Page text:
by Dennis Hopeless, Javier Rodriguez, Alvaro Lopez, Munsta Vicente, and Travis Lanham; Marvel Comics
Spider-Woman continues to be a fun, mystery driven detective comic with superhero elements. It's quickly become a staple of the lighter side of my comics reading habit. Part of this is due to the stories which blend a nicely constructed caper, a geek-eye for trivia, and the charm, humour, and scruffiness of the best down-on-her-luck detective characters. A lot of the credit, though, is the artwork in Spider-Woman which blends an effortless, clean style with some really clever layouts to make for a really great looking and effective comic. If you like good comics, Spider-Woman is something you should be reading.
There is one spread in Spider-Woman #7 that I think does a great job demonstrating what makes Spider-Woman such an infectious read.
There will be *SPOILERS* for Spider-Woman #7.
This double page spread does a great job encapsulating everything I'm enjoying about Spider-Woman. The story of the issue is that Jessica Drew, disguised as blackmailed criminal, the Porcupine, allows herself to be taken captive to track down the blackmailer. These pages depict how Jessica escapes her captor and stows away in her abductors car to get closer to the heart of the mystery. From a pure storytelling perspective this spread does a great job showing how Jessica Drew moves through her environment and transitions from the very different positions of being chained up to smuggling herself in a car. This transition could be a huge mess, or an unsatisfying muggufin, but because of the quality of the draftsmenship here, it is instead an intellectually satisfying and fun bit of story. I also really love how much character gets built into these events: we see Jessica go from looking kind of timid in the cell, to almost casually strolling across the roof (with a stretch even), taking a clever moment to survey where she is, before skillfully slipping in the car's trunk. While this complicated escape is happening, we get to see that special mix of in-over-her-head, bravado, and skill that makes Jessica such a compelling protagonist. This spread here is basically why you should be reading this comic.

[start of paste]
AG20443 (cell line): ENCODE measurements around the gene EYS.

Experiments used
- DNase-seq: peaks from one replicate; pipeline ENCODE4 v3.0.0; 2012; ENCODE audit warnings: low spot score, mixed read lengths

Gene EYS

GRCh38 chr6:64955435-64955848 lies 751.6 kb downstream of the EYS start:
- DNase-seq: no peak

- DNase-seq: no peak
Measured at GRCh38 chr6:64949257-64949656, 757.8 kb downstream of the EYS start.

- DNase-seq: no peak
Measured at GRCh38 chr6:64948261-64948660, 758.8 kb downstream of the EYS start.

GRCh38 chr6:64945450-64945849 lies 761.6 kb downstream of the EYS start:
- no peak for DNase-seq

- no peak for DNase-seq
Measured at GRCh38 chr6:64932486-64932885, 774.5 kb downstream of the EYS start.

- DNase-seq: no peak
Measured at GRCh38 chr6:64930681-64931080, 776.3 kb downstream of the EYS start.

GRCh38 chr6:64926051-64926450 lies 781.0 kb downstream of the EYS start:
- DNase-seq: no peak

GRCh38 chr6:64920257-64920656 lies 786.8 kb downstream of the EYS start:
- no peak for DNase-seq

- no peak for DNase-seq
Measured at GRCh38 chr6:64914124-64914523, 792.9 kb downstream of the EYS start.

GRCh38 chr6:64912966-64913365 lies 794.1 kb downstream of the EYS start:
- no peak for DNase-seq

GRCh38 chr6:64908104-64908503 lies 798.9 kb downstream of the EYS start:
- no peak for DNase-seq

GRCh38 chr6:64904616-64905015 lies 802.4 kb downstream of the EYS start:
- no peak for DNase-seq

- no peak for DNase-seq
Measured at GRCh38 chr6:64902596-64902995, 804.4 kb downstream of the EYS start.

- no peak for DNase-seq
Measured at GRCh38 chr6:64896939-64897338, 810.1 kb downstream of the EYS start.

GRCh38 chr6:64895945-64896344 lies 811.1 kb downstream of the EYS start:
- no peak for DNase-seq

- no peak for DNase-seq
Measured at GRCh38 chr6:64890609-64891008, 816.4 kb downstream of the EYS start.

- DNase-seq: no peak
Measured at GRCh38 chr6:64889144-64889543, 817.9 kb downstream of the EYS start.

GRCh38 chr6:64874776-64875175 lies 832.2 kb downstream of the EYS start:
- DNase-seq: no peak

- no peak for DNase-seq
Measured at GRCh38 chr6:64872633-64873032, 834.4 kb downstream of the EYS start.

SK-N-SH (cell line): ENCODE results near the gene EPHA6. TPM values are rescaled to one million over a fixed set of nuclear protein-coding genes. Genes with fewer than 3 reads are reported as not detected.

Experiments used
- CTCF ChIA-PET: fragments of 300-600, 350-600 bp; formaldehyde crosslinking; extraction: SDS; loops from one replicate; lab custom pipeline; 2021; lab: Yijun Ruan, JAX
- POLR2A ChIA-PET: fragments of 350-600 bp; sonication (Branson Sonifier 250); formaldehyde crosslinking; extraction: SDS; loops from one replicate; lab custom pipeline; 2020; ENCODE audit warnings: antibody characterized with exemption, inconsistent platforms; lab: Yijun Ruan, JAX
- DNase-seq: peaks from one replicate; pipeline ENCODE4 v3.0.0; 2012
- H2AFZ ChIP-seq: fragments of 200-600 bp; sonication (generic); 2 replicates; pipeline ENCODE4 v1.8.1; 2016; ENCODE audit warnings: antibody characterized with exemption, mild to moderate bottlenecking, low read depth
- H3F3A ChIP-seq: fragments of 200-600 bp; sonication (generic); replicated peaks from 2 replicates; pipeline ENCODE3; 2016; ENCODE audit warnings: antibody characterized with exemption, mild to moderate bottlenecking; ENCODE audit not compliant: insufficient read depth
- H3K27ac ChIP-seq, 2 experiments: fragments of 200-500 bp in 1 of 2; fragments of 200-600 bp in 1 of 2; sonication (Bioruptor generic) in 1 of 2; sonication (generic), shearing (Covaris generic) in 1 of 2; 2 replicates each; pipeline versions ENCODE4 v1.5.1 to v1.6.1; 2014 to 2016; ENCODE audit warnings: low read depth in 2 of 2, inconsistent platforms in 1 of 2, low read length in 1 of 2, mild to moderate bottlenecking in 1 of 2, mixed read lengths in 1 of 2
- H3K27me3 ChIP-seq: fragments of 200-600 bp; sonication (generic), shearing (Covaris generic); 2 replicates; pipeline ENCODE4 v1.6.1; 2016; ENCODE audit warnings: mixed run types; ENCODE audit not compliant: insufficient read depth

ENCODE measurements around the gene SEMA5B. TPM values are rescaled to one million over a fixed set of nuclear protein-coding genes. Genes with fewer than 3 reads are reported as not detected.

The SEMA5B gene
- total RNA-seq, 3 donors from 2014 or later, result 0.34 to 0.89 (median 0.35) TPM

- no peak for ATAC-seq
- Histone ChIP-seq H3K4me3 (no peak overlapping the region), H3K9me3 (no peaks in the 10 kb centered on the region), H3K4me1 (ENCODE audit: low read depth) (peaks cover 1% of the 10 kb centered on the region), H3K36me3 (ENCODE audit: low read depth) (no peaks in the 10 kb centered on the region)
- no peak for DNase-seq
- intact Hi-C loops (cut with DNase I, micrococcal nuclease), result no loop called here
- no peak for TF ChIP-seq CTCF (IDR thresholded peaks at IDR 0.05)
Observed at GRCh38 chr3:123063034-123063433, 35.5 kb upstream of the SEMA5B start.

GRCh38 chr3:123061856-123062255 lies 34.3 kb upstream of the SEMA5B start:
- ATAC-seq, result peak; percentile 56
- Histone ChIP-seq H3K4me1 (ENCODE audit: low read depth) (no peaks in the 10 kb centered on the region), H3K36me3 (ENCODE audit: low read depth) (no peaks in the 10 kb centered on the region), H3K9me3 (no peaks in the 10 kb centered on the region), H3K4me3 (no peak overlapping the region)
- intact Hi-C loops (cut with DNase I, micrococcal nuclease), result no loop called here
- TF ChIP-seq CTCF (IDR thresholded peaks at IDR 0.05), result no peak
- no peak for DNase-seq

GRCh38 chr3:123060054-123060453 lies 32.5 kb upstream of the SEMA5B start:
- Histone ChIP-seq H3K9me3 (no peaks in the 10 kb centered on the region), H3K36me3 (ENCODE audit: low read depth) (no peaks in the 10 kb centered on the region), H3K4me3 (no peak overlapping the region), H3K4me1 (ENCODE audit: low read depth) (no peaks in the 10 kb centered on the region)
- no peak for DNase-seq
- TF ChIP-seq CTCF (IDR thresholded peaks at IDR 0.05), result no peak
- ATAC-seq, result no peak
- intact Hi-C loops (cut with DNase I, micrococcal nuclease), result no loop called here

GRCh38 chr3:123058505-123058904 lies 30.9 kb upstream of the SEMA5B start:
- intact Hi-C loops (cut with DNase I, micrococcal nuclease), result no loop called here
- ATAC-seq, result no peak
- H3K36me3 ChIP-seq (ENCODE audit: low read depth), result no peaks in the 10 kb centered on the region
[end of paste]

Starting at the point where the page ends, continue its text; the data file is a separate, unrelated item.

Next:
This spread is also interesting from a more wonky comics storytelling perspective, I think. The actual doublepage spread has an inset panel that overlays the eyecatching narration and gas station sign text in the top right corner. This is a really clever decision because it primes the sequence and makes sure the reader focuses on Jessica Drew slipping out of her disguise as the beginning of the sequence. It tells us, this happens before everything else, probably before the captor is in the window, and that all of the other Jessicas on the pages come after and happen in the sequence of the intuitive path from this starting position. It is a *really* smart choice. To try and illustrate just why I am hung up on how great this inset panel is, I crudely photoshopped it out of the page and included it above. Notice how much messier the page looks, and how much harder it is to find the start point. Without the extra panel, I find myself drawn first to Jessica popping out of the roof hatch and then having to swirl around and back track to the start, which is a much less effective way of experiencing the page. This sequence might seem effortless to read, but it's only that way because of really smart, really effective comics choices.
Which is yet another reason you ought to be reading Spider-Woman.
Spider-Woman #6: Guided chaos and multiple reading paths
Spider-Woman #5: Character Design and composition